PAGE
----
What Ever Happened To Sgt. Rock?

With Memorial Day 2017 in the rear view mirror, I got to thinking about how the military is portrayed in popular culture.  There are countless films, books and documentaries, all detailing the horrors of armed combat and the bravery of the men and women who put their lives on the line for the love of country.  There was a time however, when people got their fill of wartime adventure stories from something called the “War Comic“.  Beginning in the 1930’s and continuing through the 80’s War Comics depicted tales from the battlefield without pulling many punches.  Make no mistake, these were not Superhero Comics.  The stories were oftentimes graphic, and so was the artwork.  From World War II through the Korean War one didn’t have to look much further than your local comic book stand to get a glimpse of the horror and realism that actual soldiers knew all too well.  Amidst titles such as All American Men of War, Star Spangled War Stories and G.I. Combat, one character stood head and shoulders above the rest, a rough and rugged soldier from Pittsburgh, Pennsylvania, who went by the name of Sgt. Rock.  Yet, for all of his popularity, when War Comics eventually faded from the market, fans were left wondering whatever became of Sgt. Rock, who seemingly vanished from pop culture without a trace.  (link)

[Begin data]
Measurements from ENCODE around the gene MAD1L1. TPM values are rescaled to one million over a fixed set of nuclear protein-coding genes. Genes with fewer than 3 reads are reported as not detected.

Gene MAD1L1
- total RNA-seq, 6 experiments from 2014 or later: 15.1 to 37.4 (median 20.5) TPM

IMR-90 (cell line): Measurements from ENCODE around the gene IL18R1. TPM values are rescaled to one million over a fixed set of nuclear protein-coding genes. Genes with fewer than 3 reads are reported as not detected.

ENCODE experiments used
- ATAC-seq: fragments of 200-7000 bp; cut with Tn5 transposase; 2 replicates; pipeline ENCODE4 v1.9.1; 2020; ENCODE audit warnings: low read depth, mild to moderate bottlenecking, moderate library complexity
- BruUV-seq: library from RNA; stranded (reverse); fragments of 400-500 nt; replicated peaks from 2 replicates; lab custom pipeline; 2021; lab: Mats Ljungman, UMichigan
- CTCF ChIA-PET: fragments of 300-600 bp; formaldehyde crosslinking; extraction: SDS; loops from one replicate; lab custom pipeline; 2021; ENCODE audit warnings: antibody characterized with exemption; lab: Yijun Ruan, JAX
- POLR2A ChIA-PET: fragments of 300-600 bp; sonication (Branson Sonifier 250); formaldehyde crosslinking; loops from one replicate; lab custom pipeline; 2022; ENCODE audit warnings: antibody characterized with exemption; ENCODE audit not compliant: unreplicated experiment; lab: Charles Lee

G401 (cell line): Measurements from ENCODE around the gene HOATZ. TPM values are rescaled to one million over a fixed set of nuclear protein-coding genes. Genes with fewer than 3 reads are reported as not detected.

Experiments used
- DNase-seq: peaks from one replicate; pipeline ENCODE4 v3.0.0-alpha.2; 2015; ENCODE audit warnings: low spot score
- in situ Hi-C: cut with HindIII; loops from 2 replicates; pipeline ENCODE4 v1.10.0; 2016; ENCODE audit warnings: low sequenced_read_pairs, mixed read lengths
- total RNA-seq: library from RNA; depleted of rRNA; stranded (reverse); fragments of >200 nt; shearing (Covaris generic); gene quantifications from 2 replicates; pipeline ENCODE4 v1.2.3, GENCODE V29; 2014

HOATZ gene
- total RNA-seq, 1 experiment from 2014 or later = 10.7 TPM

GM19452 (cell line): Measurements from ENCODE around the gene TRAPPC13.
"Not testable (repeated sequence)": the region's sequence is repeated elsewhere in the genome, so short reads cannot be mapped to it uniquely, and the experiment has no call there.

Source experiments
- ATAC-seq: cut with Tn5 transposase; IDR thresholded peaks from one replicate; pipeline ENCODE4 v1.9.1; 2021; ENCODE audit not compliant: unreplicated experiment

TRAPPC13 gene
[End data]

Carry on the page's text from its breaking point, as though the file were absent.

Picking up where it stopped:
To unravel the mystery of The Sarge, we have to know a little bit about his origins.  The character first appeared in Our Army At War #81 in 1959.  He was the creation of editor Robert Kanigher.  Legendary comic artist, Joe Kubert teamed with Kanigher to bring Sgt. Rock to life on the page in exacting detail.  The title of the comic eventually became Sgt. Rock as its main character gained popularity. The book became a staple of DC Comics’ lineup and continuedto be published through July of 1988.  Given his longevity, it’s easy to see what made Sgt. Rock so beloved. He was depicted as an “everyman” who started out working in a steel mill. He went on to become an uncompromisingly steadfast soldier, who rose through the ranks after enlisting in the Army following Pearl Harbor.  His adventures took place on battlefields in North Africa, Europe and Italy.  Eventually, he became platoon sergeant of a unit known only as “Easy Company”. Like their Sarge, the members of Easy Company were known to be “combat happy” and willing to follow their “topkick” (as Sgt. Rock was affectionately known) into hell.  (link)